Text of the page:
But would the all-new FZ6R with it\' s full fairing be all show and no go? Well not exactly but I did feel the styling did somewhat outweigh the performance in the engine department at least. The FZ6R motor gets it\'s DNA from an earlier generation R6. It shares bore and stroke dimensions and compression ratio with the standard FZ6 but the cylinder head, crankcase, intake and exhaust system, clutch and shifter have been completely redesigned. Lightweight forged aluminum pistons are used creating a very smooth motor and The 32-bit ECU controls the four-hole, two-direction, high-dynamic-range type fuel injectors. The fuel injected, 600cc liquid-cooled 4-stroke engine engine seems to have quite a mild state of tune. The fuel injection is crisp and the FZ6R picks up the revs cleanly and quickly from the bottom, but there is a noticeable lack of kick from the Yamaha power plant. It will make a fine motor for commuting and zinging through town but it is not the most inspiring 600cc motor on the market even when compared to it\'s bargain priced competition. Seeing as how I had been riding a nearly 200HP V-max for the previous two weeks, I might need to cut the FZ6R motor some slack.
What the FZ6R motor lacks in beastly character it more than makes up for in the handling department. The Yamaha frame is made from high-tensile steel-tube and uses the engine as a stressed member for increased rigidity. The forks are non-adjustable 41mm Soqi units and the rear features a Soqi monoshock unit with preload adjustment. While these previous specs might not make your hair stand up, the simple combination of parts actually works well. The Yamaha feels thin, has a low seat height and its 470 pound wet weight is extremely nimble. While being sharp steering and easy to maneuver in town around tight corners, the FZ6R was also at home holding its line in faster sweepers and had no problem while adjusting its line at speed. There was a slightly springy feel in town but as speeds increased the suspension seemed to be well suited and overall I felt very confident in the way the FZ6R handled.
The FZ6R rolls on 120/70R 17-inch front and a 160/16R 17-inch rear tires. Traction was never a problem and the narrower rear tire profile likely helped with the sharp, quick steering.
Seating position on the Yamaha is comfortable and roomy and allows the rider to move around and get aggressive when the road calls for it. The seat has separate front and rear sections, and the rider’s seat features a height adjustment mechanism. The seat can be set 3/4 of an inch higher for taller riders. Heavier riders may want to opt for a firmer seat however as the seat felt a tad soft even for my spindly figure. If you are looking to do multiple hours on the open road the FZ6R should be perfectly comfortable for most riders. The handlebars and footpegs stretch you out enough to keep you from locking up at the appendages. The footpegs were a bit on the buzzy side but everything felt nice and smooth at the handlebars; much appreciated by my numbness-prone hands.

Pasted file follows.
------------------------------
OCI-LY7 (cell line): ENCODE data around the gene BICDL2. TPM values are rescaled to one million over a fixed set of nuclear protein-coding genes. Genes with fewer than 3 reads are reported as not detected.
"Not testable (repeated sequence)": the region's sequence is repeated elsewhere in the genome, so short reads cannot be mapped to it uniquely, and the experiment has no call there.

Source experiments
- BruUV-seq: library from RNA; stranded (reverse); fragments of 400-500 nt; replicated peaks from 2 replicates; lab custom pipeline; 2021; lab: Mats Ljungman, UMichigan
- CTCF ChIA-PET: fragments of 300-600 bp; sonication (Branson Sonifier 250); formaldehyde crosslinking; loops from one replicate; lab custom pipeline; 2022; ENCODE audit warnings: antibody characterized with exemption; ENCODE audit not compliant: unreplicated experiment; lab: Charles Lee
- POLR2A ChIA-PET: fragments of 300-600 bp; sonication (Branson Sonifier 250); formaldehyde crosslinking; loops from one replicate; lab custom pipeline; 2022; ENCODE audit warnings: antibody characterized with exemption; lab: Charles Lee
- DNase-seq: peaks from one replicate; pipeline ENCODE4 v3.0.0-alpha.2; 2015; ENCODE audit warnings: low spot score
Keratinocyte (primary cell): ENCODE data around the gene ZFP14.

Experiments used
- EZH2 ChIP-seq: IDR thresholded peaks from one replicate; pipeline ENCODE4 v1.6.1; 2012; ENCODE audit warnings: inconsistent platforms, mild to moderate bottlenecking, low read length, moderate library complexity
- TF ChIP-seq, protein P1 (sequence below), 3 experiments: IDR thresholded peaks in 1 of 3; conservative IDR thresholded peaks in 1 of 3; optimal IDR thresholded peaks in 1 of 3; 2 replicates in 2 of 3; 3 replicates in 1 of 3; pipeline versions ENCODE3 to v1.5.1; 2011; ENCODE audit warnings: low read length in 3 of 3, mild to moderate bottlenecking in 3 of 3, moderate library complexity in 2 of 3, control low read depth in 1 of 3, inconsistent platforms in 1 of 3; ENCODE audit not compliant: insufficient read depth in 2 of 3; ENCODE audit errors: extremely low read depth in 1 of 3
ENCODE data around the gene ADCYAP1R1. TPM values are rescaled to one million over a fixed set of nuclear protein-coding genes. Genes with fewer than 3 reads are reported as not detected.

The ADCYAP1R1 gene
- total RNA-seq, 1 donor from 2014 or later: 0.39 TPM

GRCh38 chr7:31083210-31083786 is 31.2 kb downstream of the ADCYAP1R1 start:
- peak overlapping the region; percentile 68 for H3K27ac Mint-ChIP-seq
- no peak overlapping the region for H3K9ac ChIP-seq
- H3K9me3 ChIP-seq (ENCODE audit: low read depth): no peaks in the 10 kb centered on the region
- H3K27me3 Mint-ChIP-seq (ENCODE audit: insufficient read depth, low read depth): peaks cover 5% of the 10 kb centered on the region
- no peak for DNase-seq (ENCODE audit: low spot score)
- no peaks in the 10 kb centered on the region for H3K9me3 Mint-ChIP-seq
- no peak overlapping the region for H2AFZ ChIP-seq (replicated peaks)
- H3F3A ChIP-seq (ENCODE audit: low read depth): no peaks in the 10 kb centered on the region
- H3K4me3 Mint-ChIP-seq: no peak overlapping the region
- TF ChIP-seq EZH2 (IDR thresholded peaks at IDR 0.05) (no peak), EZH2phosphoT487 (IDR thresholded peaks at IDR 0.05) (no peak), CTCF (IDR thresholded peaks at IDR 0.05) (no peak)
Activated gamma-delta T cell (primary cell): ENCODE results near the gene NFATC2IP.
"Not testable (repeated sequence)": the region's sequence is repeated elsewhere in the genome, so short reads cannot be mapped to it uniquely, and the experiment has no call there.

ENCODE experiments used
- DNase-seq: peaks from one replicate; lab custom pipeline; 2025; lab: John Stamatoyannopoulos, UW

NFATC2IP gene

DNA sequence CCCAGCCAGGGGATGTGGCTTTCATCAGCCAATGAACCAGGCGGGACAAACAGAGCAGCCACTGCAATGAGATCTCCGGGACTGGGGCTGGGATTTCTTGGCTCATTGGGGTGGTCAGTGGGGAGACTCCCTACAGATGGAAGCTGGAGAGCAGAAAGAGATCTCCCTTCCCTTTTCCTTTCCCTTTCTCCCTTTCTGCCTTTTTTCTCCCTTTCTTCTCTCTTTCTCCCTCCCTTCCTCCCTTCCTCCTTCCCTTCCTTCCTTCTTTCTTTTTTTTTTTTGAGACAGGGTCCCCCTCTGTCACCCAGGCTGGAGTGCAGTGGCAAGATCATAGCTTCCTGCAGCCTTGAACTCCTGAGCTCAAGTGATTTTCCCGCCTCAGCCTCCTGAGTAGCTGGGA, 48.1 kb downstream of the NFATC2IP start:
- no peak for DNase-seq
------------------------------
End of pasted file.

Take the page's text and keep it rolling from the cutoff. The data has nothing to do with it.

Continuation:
The 6-speed transmission on the FZ6R never gave me a very positive feeling. While not actually causing me to miss shifts it always seemed like it was tough to feel the positive engagement when going into each gear. On some bikes you can feel 100% when the bike goes and locks into gear . . .this transmission felt slightly looser, like you were almost floating between gears. It would also actually grind somewhat on engagement. This was more of a feeling than anything, as I never had the bike jump out of gear, but it always had me being extra careful to make sure I was engaging each gear.
The FZ6R uses twin piston Akebono brake calipers with dual 298mm front rotors and a 245mm disc in the rear. The feel is quite good at the lever but stopping power is about average. While you will not be mistaking these for race quality brakes, overall performance front and rear is more than enough to get things slowed down when needed.
Clutch feel and engagement was excellent on the FZ6R with an extremely light lever pull; something you will surely be grateful for when negotiating rush hour traffic.
The gauge cluster on the new Yamaha was a good looking piece, providing just the right amount of information to the rider. Digital speedometer, analog tachometer, odometer/tripmeter, fuel gauge, water coolant gauge and clock have you feeling like you\'re in the cockpit with Tom Cruise ready to go Mach 2 with your hair on fire.
So to answer the question that inevitably comes while riding the FZ6R . . . is this a good entry level bike? The answer is easy, the Yamaha is indeed a great bike for the beginner due to its excellent handling in and around town and it\'s a breeze to ride with its relatively tame but electric feeling motor. But the Yamaha also offers more than just beginner level appeal. If you are a rider who doesn\'t need a spec sheet raving about MotoGP led development but are searching for a motorcycle that won\'t break the bank while still offering style and performance, the new FZ6R may be just what you\'re looking for.